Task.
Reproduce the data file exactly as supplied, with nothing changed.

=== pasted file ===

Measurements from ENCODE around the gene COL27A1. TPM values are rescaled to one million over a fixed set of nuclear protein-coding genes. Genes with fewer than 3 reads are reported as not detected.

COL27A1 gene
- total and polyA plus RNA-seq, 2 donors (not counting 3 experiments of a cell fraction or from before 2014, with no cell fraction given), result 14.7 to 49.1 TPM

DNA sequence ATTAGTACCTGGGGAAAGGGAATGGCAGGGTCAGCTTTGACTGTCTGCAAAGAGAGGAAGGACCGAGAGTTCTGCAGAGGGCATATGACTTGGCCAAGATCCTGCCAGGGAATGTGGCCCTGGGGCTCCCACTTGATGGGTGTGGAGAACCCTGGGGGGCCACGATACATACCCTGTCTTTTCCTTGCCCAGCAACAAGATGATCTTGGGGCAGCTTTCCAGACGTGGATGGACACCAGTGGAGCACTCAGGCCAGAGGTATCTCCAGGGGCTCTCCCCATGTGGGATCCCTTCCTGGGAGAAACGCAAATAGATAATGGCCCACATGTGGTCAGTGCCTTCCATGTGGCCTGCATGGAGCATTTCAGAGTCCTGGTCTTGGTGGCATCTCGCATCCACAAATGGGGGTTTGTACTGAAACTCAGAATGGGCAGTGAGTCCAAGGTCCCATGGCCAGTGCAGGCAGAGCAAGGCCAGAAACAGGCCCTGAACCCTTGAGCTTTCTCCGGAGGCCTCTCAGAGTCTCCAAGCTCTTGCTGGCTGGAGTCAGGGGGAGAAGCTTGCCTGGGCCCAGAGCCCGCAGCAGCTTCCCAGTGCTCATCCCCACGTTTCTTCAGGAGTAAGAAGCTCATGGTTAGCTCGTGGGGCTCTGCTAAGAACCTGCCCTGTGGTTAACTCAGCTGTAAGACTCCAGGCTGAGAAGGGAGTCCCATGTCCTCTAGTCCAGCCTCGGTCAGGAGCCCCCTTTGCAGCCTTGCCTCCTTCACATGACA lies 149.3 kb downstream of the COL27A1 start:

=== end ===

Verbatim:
Measurements from ENCODE around the gene COL27A1. TPM values are rescaled to one million over a fixed set of nuclear protein-coding genes. Genes with fewer than 3 reads are reported as not detected.

COL27A1 gene
- total and polyA plus RNA-seq, 2 donors (not counting 3 experiments of a cell fraction or from before 2014, with no cell fraction given), result 14.7 to 49.1 TPM

DNA sequence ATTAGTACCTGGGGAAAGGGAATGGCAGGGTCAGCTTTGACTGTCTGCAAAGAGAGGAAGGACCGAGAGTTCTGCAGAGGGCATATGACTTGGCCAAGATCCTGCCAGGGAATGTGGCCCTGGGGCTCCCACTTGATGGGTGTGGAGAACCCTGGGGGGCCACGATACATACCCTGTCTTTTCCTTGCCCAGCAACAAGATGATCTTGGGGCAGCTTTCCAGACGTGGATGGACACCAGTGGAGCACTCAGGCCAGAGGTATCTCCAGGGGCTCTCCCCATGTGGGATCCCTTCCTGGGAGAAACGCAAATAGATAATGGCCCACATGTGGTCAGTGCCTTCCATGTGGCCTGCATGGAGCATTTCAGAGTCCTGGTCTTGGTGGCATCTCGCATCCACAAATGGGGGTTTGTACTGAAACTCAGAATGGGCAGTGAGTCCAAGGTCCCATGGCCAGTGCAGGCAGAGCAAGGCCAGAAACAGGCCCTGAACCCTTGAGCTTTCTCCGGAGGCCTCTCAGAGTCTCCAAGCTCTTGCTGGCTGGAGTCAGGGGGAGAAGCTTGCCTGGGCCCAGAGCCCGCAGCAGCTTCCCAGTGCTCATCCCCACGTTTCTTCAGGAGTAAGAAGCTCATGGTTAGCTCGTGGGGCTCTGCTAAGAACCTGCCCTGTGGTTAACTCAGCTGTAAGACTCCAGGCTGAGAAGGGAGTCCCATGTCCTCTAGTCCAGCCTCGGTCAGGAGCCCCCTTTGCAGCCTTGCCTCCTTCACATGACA lies 149.3 kb downstream of the COL27A1 start: